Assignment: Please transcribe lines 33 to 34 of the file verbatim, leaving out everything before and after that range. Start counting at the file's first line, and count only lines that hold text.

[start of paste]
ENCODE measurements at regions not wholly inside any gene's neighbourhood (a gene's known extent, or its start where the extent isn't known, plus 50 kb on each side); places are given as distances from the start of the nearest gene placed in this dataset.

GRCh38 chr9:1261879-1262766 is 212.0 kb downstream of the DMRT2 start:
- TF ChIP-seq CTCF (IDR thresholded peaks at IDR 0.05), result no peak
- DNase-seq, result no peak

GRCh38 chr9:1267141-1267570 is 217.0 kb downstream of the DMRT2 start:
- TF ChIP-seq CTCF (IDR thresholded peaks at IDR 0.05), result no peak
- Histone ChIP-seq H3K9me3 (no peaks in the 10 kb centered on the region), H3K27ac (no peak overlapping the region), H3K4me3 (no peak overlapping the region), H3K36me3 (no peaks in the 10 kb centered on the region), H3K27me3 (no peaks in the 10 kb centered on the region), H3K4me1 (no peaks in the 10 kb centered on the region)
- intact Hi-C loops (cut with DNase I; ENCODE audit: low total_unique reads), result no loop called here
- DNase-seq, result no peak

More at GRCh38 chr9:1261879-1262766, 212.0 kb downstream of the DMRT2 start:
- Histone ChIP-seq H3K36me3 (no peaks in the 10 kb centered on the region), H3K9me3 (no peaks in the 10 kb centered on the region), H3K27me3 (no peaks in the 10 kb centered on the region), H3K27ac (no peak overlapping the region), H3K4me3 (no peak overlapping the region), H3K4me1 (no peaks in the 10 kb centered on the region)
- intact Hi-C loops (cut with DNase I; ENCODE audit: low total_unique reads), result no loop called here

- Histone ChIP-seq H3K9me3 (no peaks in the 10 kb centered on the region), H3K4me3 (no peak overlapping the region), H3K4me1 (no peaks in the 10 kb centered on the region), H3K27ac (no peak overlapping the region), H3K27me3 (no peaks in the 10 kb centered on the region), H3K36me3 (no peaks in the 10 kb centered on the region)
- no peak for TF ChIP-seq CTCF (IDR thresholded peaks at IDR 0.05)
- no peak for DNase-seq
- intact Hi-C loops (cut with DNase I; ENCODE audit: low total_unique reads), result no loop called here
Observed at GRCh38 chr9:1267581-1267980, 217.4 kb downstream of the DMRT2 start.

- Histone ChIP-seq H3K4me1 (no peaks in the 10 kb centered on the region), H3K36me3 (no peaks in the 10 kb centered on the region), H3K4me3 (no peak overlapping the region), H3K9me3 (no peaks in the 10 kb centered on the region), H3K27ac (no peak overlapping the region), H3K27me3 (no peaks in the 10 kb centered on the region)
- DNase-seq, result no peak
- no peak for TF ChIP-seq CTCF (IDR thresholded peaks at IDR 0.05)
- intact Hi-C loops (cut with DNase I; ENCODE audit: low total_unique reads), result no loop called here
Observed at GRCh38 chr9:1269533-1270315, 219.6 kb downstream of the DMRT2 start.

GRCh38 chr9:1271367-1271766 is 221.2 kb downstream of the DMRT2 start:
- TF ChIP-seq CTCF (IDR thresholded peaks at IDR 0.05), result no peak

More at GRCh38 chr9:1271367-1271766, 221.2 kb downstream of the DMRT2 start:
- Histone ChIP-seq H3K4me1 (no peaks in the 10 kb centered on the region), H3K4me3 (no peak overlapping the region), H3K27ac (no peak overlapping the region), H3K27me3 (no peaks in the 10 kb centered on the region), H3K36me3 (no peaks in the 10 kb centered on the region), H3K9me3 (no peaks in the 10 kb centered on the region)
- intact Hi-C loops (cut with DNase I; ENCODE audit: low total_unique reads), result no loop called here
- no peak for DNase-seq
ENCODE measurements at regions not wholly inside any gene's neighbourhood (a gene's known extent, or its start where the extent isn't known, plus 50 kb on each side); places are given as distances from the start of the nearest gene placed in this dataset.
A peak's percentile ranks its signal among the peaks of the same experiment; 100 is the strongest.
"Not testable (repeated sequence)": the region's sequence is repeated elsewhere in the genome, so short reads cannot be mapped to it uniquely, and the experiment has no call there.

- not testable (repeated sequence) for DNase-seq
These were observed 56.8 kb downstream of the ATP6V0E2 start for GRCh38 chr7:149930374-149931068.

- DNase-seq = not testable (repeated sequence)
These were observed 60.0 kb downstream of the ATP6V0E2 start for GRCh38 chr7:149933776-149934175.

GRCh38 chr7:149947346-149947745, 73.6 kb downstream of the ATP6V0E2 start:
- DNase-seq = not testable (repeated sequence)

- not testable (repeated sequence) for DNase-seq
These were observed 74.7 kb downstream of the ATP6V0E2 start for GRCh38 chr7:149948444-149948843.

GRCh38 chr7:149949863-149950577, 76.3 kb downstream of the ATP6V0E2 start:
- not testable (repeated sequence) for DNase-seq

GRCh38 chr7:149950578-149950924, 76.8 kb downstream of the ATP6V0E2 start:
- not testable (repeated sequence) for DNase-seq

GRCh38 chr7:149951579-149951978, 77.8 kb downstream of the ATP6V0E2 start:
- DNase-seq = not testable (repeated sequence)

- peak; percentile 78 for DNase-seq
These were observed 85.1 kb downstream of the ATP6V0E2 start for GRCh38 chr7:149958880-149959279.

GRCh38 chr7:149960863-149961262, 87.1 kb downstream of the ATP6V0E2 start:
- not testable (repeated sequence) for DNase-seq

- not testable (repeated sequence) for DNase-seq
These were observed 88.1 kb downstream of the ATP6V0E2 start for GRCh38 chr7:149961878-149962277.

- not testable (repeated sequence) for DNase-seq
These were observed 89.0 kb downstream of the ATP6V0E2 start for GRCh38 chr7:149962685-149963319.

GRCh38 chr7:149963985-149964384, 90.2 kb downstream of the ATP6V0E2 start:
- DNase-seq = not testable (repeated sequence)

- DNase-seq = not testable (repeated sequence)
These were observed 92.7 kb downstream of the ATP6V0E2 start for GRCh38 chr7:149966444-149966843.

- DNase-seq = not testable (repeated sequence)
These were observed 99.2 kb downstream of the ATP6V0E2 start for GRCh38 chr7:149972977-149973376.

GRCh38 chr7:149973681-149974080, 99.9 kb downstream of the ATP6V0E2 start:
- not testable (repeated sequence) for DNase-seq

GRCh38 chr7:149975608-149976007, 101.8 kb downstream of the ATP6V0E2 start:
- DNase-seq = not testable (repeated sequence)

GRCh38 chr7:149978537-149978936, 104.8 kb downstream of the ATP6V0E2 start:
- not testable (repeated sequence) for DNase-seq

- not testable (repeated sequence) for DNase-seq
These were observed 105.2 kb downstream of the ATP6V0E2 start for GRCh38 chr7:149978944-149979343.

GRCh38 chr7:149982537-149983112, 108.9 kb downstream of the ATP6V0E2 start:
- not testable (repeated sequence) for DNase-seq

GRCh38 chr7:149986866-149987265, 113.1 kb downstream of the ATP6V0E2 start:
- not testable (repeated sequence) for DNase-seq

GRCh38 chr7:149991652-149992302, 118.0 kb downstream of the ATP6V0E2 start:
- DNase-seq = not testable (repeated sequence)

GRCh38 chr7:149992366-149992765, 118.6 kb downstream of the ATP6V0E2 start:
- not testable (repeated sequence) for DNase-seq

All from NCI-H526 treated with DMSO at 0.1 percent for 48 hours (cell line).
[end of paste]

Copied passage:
These were observed 56.8 kb downstream of the ATP6V0E2 start for GRCh38 chr7:149930374-149931068.

- DNase-seq = not testable (repeated sequence)